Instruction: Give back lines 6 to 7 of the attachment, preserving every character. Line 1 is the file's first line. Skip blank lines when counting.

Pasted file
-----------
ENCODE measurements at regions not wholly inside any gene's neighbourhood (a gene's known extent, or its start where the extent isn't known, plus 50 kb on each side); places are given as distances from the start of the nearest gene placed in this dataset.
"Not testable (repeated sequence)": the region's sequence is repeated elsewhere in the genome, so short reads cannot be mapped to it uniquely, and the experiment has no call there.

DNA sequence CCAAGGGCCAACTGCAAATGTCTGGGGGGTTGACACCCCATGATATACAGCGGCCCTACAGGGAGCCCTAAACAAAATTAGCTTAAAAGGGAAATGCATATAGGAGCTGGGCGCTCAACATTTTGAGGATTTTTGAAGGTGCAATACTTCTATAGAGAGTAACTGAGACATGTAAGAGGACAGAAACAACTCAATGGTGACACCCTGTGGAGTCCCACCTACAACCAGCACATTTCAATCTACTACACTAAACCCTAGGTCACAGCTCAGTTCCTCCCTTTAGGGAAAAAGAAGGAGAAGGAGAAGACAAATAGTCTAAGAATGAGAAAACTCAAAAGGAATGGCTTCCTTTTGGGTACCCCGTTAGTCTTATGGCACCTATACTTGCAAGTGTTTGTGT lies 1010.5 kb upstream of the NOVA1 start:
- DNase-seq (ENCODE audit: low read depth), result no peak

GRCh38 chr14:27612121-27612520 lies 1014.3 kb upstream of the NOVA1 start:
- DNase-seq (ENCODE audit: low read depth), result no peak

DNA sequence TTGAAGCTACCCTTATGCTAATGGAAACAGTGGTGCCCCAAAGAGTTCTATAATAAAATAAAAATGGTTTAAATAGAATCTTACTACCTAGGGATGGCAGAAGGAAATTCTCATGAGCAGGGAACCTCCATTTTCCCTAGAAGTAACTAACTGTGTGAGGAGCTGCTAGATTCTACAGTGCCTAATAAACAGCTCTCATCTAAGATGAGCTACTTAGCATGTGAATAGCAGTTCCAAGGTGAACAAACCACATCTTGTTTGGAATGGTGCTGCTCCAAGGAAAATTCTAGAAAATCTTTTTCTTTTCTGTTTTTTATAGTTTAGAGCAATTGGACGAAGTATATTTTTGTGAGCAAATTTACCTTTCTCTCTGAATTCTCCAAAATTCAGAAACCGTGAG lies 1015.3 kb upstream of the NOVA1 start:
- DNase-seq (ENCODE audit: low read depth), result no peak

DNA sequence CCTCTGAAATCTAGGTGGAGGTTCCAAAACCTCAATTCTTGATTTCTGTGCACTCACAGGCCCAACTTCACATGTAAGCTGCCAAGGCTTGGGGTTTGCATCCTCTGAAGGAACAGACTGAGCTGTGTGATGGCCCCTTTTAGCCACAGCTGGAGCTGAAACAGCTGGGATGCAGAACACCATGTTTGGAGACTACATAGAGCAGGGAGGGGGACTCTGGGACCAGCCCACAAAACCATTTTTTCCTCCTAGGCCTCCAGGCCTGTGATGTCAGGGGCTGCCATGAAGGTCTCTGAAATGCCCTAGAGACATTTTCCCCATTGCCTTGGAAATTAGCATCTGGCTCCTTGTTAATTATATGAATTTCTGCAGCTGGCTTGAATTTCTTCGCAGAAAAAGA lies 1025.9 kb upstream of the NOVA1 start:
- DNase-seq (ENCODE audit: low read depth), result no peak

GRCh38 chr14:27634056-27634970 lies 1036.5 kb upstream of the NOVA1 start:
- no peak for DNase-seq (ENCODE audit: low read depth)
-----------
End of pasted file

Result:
- DNase-seq (ENCODE audit: low read depth), result no peak

DNA sequence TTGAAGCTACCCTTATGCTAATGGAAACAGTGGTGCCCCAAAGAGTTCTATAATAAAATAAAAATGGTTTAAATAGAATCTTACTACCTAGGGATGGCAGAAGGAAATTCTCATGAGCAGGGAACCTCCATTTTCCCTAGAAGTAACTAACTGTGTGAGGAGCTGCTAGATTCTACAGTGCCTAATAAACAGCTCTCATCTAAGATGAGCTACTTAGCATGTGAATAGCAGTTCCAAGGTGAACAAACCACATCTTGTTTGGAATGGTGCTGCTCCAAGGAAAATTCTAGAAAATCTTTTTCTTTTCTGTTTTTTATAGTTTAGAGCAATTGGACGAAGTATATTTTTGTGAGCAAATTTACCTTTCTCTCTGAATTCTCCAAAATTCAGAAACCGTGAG lies 1015.3 kb upstream of the NOVA1 start: